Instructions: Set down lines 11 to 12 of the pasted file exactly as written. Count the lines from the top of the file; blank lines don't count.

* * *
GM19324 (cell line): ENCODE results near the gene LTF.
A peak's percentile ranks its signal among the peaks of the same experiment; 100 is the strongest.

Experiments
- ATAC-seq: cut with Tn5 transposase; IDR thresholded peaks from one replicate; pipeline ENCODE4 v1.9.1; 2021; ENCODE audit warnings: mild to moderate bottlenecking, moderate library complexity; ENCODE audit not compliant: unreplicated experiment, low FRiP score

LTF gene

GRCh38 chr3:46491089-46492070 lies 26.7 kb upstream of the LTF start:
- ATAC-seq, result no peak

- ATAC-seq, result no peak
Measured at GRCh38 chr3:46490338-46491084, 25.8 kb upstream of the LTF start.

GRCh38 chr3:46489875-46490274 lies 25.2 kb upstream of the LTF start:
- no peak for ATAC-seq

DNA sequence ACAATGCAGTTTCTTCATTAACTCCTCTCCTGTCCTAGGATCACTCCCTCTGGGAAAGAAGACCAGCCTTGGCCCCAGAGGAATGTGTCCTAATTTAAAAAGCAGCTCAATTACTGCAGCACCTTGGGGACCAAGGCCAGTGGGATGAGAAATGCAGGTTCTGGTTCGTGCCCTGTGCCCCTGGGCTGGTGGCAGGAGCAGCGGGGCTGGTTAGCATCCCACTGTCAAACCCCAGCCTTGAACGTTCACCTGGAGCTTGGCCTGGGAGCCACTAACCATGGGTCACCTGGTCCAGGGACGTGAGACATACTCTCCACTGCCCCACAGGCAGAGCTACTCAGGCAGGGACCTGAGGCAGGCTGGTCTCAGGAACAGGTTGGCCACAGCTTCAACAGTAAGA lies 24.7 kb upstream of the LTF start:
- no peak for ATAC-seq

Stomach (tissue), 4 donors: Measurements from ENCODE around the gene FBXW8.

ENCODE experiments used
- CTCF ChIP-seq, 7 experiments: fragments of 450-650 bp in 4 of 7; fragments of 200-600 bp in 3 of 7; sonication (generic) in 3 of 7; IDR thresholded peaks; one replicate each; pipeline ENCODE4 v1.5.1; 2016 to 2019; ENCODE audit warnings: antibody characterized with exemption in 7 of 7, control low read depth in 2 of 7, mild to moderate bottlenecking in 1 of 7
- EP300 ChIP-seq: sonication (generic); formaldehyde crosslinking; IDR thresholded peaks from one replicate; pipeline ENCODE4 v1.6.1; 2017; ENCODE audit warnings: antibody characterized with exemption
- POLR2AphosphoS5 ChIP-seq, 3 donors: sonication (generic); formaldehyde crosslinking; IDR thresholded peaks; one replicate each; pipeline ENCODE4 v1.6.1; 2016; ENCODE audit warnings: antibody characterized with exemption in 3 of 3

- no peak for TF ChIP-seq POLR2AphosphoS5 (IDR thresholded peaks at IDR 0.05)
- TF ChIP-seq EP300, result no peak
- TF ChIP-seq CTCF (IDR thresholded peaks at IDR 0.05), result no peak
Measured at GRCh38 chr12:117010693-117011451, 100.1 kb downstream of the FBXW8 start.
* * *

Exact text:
- no peak for ATAC-seq

DNA sequence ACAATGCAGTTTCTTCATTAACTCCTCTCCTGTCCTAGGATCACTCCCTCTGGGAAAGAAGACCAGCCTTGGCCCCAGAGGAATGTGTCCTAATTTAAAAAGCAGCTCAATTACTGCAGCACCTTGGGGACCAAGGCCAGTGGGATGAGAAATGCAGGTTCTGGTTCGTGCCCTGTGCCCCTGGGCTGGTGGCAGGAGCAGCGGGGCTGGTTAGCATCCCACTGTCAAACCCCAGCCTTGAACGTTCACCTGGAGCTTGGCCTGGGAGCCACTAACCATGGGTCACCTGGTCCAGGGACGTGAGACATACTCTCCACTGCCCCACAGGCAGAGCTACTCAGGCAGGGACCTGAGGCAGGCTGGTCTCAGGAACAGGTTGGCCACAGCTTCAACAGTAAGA lies 24.7 kb upstream of the LTF start: